January 3, 2019
Evaluating the Costs of a Government Shutdown
As elected officials return to work in Washington, thousands of employees from the eight federal departments and other agencies for which appropriations have not been enacted will be staying home. The lapse in funding for these agencies has precipitated the third extended funding lapse and ensuing “shutdown” in this decade. It is unclear what benefit a government shutdown produces, as history suggests it is an ineffective negotiating ploy.
Evaluating the other side of that proposition – the cost of a shutdown – is also challenging and subject to uncertainty, but more easily measured. In general, government shutdowns impose costs through three channels: federal budgetary costs, forgone services, and, last and most amorphous, economic disruption. These channels are to some extent interdependent and at times overlapping, but they represent the avenues by which the shutdown imposes real costs on the federal fisc and the economy in general.
Federal Budgetary Costs
Likely the most oft-cited cost estimate of a shutdown is a 2013 study from the Office of Management and Budget (OMB). The report essentially assembled some of the knowable data, such as the cost of federal payrolls for furloughed workers, along with additional examples of instances where the federal government failed to collect revenue, devoted federal resources to shutdown-related rather than mission-oriented tasks, or otherwise incurred costs that would not have occurred but for the shutdown. The single-largest federal budgetary cost identified by the OMB was the payrolls for furloughed workers – $2 billion or $2.5 billion inclusive of benefits. Beyond this figure, estimates of additional budgetary costs fall off by an order of magnitude. The upshot is that the budgetary costs of a shutdown are non-zero, but tiny relative to overall budgetary flows. Regardless of the magnitude, the budgetary costs produce no value and are impossible to justify from the standpoint of sound fiscal practice.
To calculate the cost of forgone government services, presumably one must know the value of that service to begin with. Applying that standard across the federal government to cover services disrupted by the current (or past) shutdown is difficult, and OMB did not attempt systematically to calculate that figure. We again know, however, that value is greater than zero (on net), and to the extent it is forgone there is a cost. Among the more conspicuous examples is the closure of national parks and monuments (indeed, this author tried to visit the Statue of Liberty in 1995 but couldn’t because of that shutdown!). With respect to this form of cost, OMB and contemporary news accounts provide numerous examples and anecdotes of these disruptions. Federal statute, specifically the Antideficiency Act, provides certain legal exceptions to government shutdowns that are designed to ensure that shutdowns do not jeopardize life and property, mitigating the most concerning potential disruptions.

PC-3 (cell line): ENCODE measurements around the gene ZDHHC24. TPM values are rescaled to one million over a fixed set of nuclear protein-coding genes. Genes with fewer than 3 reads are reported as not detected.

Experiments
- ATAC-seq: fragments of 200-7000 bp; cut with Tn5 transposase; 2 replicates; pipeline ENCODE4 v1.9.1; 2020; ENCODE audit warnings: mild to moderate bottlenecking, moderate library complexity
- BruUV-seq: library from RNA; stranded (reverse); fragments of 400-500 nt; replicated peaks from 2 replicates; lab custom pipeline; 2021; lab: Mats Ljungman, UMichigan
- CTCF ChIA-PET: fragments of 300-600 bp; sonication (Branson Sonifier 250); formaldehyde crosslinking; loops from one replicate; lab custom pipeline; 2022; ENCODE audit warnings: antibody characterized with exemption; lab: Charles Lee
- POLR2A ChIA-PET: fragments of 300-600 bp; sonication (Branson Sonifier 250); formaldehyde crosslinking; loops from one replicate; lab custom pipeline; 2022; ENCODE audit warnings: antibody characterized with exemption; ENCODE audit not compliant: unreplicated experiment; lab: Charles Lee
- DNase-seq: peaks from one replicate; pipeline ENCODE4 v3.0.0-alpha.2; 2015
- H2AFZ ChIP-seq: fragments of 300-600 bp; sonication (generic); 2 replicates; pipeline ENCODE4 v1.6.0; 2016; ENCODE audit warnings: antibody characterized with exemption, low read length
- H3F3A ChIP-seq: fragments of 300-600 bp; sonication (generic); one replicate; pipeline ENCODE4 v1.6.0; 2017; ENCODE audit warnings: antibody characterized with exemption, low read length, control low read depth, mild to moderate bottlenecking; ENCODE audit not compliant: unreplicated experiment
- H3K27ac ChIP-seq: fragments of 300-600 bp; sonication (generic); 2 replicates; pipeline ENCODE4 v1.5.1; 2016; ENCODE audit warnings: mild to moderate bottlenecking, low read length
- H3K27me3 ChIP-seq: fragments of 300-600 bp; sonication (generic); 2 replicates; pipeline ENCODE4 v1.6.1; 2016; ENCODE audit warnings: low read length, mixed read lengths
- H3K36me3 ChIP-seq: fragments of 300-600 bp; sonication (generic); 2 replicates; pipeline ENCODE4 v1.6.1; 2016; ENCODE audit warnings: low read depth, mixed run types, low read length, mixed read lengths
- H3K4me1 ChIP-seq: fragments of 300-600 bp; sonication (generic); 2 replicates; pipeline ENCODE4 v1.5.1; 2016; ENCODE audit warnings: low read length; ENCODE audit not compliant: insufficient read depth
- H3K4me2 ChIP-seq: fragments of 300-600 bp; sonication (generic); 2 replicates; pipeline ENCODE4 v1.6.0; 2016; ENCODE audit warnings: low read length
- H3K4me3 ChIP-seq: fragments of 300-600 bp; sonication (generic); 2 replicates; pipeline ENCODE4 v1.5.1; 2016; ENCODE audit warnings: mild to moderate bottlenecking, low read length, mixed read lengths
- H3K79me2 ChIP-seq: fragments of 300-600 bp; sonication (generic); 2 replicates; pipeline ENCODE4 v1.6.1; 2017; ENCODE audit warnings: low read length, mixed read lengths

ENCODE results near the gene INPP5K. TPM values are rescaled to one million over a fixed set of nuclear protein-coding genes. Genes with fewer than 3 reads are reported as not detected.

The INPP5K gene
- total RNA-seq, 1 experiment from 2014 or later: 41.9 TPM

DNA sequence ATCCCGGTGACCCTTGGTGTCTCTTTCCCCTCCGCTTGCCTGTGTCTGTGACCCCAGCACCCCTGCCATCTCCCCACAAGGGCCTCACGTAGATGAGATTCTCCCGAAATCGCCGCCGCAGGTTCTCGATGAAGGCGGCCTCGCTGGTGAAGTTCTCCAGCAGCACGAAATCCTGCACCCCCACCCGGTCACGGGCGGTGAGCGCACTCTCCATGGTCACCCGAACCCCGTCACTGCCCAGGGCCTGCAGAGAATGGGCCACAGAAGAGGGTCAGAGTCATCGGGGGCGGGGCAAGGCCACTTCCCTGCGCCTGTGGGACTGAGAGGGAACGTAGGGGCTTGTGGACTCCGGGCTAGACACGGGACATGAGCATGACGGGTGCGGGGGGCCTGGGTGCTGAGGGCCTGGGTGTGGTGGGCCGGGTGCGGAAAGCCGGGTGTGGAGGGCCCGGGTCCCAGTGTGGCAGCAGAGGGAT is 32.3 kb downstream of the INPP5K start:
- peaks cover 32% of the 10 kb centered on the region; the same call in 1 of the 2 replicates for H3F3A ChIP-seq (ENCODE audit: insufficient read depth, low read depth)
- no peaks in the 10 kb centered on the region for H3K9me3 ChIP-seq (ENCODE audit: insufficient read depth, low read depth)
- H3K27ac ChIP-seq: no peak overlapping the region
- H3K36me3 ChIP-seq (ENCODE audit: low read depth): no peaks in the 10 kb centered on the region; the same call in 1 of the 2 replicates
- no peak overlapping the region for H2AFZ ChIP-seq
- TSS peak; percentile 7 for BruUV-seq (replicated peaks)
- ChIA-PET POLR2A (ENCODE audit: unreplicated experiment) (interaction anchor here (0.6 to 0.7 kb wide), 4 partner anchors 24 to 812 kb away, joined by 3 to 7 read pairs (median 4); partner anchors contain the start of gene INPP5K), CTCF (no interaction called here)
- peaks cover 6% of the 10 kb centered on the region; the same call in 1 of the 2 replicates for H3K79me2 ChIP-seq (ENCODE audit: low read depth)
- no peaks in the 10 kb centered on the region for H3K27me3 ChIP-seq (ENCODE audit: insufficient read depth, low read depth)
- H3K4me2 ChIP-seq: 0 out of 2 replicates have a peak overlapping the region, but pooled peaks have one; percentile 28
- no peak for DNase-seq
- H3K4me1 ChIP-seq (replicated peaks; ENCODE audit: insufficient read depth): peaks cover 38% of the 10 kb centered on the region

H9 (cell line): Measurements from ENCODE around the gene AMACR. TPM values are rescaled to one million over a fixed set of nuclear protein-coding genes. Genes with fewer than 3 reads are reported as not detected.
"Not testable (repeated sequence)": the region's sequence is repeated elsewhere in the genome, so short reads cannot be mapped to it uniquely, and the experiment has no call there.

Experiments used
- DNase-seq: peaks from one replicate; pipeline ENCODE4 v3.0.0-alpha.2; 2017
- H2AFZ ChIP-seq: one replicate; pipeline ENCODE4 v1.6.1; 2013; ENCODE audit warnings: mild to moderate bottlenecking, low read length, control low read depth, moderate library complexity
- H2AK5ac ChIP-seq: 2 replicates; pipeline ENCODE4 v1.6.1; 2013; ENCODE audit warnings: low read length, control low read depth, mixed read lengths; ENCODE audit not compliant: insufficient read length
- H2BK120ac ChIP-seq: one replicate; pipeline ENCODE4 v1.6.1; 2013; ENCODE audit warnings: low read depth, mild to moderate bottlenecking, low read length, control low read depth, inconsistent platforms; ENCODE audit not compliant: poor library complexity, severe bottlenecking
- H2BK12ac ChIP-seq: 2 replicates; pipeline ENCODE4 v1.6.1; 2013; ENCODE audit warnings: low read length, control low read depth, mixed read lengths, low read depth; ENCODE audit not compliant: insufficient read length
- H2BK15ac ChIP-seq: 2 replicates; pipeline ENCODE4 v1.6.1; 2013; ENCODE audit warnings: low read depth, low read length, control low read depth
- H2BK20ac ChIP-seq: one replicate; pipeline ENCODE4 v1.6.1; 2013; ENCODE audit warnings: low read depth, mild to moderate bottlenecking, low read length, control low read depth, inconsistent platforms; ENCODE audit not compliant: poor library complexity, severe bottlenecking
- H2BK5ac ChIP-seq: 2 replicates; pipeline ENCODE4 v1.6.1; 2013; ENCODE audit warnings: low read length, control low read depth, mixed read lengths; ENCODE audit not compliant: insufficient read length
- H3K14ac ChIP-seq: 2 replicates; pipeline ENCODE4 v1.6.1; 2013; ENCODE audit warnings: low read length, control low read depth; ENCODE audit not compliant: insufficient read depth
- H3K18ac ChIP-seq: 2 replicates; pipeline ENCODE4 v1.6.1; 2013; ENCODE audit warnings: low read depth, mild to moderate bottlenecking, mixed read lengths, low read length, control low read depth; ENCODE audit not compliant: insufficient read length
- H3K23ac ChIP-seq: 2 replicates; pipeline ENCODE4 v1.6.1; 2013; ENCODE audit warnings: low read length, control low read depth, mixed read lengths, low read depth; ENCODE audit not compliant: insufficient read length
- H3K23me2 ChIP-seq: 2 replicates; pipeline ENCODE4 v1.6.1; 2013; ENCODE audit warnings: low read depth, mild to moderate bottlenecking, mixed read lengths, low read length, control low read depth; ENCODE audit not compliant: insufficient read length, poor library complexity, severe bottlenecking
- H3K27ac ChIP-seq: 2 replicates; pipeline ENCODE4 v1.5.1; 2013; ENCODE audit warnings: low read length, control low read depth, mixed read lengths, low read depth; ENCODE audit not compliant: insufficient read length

Costs to the Economy
Most broadly, and even more difficult to quantify, is the cost to the economy. The 2013 OMB study provided an estimate that the 2013 shutdown pared back one quarter’s GDP growth by 0.2-0.6 percentage points, amounting to $2 billion to $6 billion in forgone GDP. Driven by assumed disruption in federal expenditures and generated by an economic model, this indirect estimate likely captures the economic cost, but it does not reflect an empirical study of the 2013 shutdown. We must rely again on illustrative examples (missed payments, permitting failures, etc.) to understand the myriad ways in which the shutdown slows down economic growth. Left out of this discussion is the degree to which shutdowns harm the overall investment climate in the United States. Again, it is likely not large, but also non-zero.
One of the challenges that any policymaker championing a government shutdown will face (other than inevitable failure, if history is any guide) is articulating what benefit the shutdown produces compared to its costs. The costs of a government shutdown are somewhat more obvious, at least through some channels, than the benefits. And while those costs are subject to considerable uncertainty and are not so vast as to endanger the Republic, they are real – and paying something for nothing is never a particularly compelling argument.